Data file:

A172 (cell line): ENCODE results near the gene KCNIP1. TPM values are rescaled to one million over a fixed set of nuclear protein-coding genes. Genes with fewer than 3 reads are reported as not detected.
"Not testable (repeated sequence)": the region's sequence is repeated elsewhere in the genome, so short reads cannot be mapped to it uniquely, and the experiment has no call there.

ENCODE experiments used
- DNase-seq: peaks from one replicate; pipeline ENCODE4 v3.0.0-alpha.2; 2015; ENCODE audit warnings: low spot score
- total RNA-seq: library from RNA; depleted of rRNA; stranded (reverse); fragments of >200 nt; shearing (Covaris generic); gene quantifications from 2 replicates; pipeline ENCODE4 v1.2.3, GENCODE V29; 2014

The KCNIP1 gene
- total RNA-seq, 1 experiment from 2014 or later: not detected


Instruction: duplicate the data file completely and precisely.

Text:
A172 (cell line): ENCODE results near the gene KCNIP1. TPM values are rescaled to one million over a fixed set of nuclear protein-coding genes. Genes with fewer than 3 reads are reported as not detected.
"Not testable (repeated sequence)": the region's sequence is repeated elsewhere in the genome, so short reads cannot be mapped to it uniquely, and the experiment has no call there.

ENCODE experiments used
- DNase-seq: peaks from one replicate; pipeline ENCODE4 v3.0.0-alpha.2; 2015; ENCODE audit warnings: low spot score
- total RNA-seq: library from RNA; depleted of rRNA; stranded (reverse); fragments of >200 nt; shearing (Covaris generic); gene quantifications from 2 replicates; pipeline ENCODE4 v1.2.3, GENCODE V29; 2014

The KCNIP1 gene
- total RNA-seq, 1 experiment from 2014 or later: not detected